The Symposium was held in a girls school with great facilities. I was given a room in the science block. It was fabulous, my friends Alysn Midgelow Marsden and Jane Callender were teaching in the same block. I had stayed with Alysn for a few days before the Symposium and I hadn't seen Jane since we did the ICHF craft shows in the UK about 7 years ago. It was so good to catch up with her.

The rooms were were perfect as they had electric sockets in the floor under the tables and they also had sinks- what more could a girl ask??

The first workshop was a 2 day version of A New Starting Point. We painted up Bondaweb/Vliesofix and the students had already painted up old newspapers, book pages and maps.

We started to tear and layer up our 'backgrounds and pretties'.
Using gilding flake in this process is very effective.

 Layering and tearing papers creates a fabulous effect.

 
 This is one of the finished samples.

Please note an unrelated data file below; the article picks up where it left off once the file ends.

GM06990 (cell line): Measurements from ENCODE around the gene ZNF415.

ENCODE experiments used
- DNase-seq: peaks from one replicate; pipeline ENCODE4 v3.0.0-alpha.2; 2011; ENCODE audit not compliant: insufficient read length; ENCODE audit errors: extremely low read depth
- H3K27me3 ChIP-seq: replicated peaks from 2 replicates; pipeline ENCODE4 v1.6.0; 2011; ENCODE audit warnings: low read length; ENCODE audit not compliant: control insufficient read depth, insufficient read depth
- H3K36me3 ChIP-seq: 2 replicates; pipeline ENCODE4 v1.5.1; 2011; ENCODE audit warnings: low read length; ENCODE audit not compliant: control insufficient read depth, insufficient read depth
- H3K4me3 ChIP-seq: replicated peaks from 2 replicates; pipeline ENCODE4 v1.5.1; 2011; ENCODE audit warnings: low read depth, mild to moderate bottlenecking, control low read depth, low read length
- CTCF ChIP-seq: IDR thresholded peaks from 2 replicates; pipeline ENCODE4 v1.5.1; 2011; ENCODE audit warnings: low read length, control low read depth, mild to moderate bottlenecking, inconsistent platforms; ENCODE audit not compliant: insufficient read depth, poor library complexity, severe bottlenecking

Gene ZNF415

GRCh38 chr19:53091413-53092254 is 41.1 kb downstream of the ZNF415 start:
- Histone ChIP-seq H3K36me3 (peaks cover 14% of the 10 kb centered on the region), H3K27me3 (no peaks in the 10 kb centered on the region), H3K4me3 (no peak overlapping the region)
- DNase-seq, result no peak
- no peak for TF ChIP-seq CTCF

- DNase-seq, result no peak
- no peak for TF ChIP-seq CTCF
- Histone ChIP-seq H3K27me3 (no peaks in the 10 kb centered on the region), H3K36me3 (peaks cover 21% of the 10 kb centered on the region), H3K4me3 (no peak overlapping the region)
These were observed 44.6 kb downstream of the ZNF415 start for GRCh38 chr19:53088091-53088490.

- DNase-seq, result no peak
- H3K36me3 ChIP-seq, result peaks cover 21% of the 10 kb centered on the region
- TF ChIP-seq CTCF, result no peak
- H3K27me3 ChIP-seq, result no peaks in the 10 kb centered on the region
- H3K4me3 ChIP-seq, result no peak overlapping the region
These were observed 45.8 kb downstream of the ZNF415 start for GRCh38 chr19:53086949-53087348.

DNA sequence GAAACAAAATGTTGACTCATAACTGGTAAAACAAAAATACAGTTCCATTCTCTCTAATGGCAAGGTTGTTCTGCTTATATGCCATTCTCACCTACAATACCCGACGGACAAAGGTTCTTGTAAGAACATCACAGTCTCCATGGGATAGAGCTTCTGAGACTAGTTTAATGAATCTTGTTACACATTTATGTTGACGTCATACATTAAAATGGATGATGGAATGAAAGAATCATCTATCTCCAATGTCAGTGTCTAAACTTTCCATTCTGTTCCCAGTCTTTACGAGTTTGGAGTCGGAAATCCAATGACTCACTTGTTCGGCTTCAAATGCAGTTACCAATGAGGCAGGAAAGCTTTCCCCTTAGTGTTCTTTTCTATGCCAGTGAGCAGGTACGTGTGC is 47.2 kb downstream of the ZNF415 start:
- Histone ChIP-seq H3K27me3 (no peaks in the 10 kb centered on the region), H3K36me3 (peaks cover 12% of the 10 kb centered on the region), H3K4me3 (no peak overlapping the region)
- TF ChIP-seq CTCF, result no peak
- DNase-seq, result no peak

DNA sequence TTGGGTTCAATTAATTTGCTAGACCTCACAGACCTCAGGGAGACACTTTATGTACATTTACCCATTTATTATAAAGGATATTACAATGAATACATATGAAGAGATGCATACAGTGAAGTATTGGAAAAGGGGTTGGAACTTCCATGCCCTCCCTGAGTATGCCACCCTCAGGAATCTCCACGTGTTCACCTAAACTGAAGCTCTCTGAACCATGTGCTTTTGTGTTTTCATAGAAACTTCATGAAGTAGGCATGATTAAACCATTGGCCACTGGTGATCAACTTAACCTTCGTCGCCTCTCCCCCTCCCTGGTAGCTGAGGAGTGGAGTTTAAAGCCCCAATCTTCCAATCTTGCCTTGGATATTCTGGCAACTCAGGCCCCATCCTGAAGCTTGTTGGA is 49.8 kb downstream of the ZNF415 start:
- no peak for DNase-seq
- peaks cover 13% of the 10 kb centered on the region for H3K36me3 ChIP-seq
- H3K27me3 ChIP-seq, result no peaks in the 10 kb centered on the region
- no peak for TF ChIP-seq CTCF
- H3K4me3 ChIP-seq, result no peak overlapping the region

I loved watching this student. She was smiling all day long. It was such a joy to watch her work.

 A happy group layering up their 'backgrounds and pretties'.

Once the group had got to grips with the layering process, we had a break on the second morning and made some newspaper fux chenille.
 
 5 sheets of newspaper were layered with polyester organza. These layers were then stitched together by machine in lines, on a long stitch about 1/2 inch apart.

 I had a great time teaching this group and 2 of them were in my 3rd workshop.

The next workshop was Tinkering with Tyvek. A day to explore and play with this fun product.

 Lots of Tyvek drying in the corridor.

First of all we painted both sides of the Tyvek. We used 75gm paper type Tyvek and the fabric type, the sort used to make scene of crime suits.

Then the fun started, teaching the delicate process of ironing to create texture. 
The 3 magic words are . . Kiss, Stroke and Caress!!

 A few of the first samples.

 
 A happy group stitching their layers of Tyvek ready to zap with a heat gun.

One of the fun samples we worked on was 5 layers of 75gm Tyvek layered with polyester organza and then free machine stitched together. The samples were then zapped with a heat gun to reveal the different layers of colour.

 
 2 of the zapped back samples.

The great thing about layering up Tyvek is that it becomes quite strong and would be great to make vessels or boxes.